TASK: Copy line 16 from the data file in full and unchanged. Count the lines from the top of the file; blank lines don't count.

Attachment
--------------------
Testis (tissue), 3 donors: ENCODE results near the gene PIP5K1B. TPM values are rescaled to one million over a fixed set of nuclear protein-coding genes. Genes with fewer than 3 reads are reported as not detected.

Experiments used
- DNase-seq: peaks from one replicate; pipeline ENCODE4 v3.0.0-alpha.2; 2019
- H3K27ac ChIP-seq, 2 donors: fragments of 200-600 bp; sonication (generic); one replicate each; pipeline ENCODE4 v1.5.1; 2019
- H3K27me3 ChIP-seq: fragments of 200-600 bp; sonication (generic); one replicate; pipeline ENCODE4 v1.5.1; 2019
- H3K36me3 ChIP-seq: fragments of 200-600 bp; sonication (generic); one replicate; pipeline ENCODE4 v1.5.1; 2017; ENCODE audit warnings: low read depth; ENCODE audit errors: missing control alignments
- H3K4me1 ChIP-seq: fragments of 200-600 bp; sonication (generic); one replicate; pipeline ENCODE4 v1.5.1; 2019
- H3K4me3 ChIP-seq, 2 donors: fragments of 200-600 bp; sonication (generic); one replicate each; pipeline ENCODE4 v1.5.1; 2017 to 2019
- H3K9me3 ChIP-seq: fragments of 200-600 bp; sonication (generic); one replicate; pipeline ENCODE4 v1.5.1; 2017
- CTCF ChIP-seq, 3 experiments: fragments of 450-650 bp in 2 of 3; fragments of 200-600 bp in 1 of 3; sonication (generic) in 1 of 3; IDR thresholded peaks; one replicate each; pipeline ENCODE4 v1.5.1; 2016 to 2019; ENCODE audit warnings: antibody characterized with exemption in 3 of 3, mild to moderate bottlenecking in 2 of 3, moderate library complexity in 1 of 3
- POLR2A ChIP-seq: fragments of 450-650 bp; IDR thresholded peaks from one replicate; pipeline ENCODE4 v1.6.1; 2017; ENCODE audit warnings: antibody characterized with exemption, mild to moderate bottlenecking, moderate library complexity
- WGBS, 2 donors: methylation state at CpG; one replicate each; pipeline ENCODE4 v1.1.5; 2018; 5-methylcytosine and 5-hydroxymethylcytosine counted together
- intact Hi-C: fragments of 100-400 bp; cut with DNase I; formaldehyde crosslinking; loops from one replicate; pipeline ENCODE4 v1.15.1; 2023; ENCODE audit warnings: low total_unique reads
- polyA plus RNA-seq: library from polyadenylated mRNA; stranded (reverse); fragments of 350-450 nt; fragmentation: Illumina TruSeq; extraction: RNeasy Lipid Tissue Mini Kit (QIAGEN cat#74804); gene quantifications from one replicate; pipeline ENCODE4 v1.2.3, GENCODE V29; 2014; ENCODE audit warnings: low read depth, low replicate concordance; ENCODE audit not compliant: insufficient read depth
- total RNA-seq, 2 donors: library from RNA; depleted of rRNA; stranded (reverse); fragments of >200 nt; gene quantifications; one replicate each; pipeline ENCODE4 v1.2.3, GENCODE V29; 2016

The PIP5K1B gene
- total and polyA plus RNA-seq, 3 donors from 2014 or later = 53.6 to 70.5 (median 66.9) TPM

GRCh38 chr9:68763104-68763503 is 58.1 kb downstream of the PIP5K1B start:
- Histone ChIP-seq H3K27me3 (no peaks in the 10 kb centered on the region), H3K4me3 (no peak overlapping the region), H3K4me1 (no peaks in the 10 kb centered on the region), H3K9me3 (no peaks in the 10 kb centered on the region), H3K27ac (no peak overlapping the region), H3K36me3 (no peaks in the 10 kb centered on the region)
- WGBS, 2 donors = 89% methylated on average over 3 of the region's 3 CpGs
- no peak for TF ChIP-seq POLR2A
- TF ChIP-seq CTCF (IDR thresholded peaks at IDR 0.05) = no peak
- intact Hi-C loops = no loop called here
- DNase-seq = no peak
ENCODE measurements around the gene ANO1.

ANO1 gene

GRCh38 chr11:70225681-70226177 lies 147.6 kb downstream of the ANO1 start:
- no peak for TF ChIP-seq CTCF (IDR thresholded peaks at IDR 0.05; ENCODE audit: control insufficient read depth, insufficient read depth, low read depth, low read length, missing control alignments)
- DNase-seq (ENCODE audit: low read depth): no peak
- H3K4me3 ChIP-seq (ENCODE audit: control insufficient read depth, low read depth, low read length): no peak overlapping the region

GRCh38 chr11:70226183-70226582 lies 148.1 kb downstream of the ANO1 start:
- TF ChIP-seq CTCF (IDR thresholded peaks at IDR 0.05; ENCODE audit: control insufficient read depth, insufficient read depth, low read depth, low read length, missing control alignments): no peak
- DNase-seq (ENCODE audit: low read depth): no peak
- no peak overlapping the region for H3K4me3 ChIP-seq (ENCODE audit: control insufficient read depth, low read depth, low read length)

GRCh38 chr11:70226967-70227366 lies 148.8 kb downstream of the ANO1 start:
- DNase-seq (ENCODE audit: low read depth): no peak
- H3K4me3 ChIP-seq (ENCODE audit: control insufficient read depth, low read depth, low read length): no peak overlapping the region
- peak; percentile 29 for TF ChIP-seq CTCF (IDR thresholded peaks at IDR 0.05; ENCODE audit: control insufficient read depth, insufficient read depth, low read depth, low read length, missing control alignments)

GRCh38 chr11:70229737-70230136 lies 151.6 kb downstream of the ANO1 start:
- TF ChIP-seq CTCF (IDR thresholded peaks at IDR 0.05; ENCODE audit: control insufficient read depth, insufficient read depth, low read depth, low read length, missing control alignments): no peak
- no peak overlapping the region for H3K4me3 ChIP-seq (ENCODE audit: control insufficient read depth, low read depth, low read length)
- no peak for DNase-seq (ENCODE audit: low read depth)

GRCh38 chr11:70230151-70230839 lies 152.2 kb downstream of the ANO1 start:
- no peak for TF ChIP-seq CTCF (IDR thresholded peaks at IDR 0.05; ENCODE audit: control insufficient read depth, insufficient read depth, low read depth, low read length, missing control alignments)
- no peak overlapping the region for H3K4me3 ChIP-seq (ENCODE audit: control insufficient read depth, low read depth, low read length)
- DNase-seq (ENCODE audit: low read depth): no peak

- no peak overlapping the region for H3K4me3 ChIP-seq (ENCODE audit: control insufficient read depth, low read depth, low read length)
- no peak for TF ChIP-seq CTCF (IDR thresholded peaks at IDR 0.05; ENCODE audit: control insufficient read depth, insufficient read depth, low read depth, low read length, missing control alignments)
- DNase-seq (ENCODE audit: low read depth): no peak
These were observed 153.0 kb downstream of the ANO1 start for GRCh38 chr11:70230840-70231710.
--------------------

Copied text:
The PIP5K1B gene